Why are muslims afraid of 911 backlash when they are in liberal big cities?
NEW YORK (AP) -- There is the dread of leaving the house that morning. People might stare, or worse, yell insults.
Prayers are more intense, visits with family longer. Mosques become a refuge.
Eight years after 9/11, many U.S. Muslims still struggle through the anniversary of the attacks. Yes, the sting has lessened. For the younger generation of Muslims, the tragedy can even seem like a distant memory. "Time marches on," said Souha Azmeh Al-Samkari, a 22-year-old student at the University of Dayton in Ohio.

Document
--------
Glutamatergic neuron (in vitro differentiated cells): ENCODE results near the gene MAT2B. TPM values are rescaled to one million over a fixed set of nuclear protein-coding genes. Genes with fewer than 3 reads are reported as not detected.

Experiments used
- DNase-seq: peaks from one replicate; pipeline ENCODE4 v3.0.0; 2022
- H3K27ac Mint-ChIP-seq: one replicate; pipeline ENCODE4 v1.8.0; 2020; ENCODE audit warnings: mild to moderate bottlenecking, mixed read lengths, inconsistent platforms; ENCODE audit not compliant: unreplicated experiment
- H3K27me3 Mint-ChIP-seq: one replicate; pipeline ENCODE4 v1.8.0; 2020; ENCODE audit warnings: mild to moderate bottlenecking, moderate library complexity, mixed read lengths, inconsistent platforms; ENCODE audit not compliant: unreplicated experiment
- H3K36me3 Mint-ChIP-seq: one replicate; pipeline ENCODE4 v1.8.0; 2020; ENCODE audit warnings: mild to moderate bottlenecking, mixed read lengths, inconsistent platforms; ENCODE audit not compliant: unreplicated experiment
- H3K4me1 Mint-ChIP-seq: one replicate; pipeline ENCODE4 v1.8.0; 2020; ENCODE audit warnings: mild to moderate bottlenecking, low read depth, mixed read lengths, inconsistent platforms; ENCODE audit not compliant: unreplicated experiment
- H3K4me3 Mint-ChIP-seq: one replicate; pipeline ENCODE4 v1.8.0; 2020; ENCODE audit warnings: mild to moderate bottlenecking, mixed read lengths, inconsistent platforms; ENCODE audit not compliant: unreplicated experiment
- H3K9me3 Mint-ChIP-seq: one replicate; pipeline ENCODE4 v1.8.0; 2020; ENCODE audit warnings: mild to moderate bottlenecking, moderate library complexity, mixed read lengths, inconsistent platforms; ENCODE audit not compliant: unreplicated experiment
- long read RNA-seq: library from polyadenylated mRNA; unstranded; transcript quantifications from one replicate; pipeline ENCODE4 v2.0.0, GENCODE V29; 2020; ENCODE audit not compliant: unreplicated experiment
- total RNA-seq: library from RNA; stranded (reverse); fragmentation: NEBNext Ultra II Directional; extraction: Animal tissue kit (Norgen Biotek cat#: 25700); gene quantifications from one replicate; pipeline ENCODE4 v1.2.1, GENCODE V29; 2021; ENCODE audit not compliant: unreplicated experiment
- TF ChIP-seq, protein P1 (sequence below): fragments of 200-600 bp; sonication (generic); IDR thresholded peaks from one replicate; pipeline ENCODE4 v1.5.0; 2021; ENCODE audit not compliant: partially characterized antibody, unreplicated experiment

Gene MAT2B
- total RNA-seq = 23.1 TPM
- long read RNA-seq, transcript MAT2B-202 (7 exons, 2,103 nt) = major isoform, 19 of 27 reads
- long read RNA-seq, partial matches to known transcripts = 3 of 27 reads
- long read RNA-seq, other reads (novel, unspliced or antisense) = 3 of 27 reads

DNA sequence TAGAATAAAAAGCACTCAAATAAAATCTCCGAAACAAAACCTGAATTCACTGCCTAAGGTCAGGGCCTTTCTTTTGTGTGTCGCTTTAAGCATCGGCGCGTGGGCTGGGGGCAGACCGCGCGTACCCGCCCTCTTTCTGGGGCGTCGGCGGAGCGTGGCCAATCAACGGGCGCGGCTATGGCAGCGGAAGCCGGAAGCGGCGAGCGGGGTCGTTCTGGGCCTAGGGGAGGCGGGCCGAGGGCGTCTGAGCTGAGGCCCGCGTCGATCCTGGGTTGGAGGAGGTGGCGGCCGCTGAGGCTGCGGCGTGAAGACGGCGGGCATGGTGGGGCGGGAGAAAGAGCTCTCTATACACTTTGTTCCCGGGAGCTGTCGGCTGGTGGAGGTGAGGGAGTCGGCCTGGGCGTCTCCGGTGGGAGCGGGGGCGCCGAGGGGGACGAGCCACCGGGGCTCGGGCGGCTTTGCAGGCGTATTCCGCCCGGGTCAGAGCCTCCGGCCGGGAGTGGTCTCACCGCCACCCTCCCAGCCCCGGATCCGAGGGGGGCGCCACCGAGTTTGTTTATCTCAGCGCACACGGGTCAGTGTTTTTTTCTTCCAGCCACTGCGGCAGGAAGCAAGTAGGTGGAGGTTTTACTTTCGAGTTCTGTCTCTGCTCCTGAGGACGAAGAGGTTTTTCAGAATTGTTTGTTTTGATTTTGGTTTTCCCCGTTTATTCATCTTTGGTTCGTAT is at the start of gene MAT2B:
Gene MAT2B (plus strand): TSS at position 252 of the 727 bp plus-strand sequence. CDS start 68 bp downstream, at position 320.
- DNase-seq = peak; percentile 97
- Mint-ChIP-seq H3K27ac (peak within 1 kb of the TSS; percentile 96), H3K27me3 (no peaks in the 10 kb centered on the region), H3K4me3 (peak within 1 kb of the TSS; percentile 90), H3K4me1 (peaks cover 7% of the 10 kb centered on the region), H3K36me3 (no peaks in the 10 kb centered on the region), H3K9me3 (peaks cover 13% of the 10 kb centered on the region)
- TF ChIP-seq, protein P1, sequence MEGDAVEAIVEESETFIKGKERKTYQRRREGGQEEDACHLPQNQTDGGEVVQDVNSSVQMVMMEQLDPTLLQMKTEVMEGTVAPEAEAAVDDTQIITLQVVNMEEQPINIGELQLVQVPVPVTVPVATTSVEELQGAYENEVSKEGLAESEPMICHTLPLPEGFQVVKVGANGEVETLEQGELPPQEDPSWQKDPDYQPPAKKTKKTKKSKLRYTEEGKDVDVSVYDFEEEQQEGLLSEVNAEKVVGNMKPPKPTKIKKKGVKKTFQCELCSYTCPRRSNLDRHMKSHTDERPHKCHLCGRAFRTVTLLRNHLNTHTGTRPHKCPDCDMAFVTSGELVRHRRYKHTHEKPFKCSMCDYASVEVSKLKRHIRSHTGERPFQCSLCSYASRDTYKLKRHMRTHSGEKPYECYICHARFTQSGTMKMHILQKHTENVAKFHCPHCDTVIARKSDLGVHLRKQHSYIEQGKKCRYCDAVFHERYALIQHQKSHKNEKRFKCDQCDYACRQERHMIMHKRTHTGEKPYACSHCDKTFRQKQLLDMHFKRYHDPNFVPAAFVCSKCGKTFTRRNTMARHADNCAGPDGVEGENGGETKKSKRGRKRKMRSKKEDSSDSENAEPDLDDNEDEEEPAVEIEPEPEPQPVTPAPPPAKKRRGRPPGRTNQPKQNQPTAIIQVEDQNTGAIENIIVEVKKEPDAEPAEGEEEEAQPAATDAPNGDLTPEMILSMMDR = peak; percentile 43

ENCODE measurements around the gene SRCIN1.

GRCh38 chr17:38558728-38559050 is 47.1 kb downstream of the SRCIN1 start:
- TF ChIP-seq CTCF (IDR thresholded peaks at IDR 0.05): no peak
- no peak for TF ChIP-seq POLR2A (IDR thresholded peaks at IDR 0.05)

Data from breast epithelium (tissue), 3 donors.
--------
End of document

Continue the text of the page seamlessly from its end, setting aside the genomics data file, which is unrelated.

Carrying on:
Yet, many American Muslims say Sept. 11 will never be routine, no matter how many anniversaries have passed.
Sarah Sayeed, who lives in the Bronx, said that for a long time, she hesitated before going out on the anniversary. The morning the World Trade Center crumbled, she rushed to her son's Islamic day school so they could both return home. The other women there warned that she should take off her headscarf, or hijab, for her own safety. She now attends an interfaith prayer event each Sept. 11, keeping her hair covered as always.
- 1 decade agoBest Answer
It's a shame we keep up religious steryotypes, blaming an entire religion for the acts of a very small minority
- 1 decade ago
Nowadays it is unpatriotic to wave the American flag so I don't know why these people are so concerned....
- Anonymous1 decade ago
I guess your post answers your question, or did you not read it??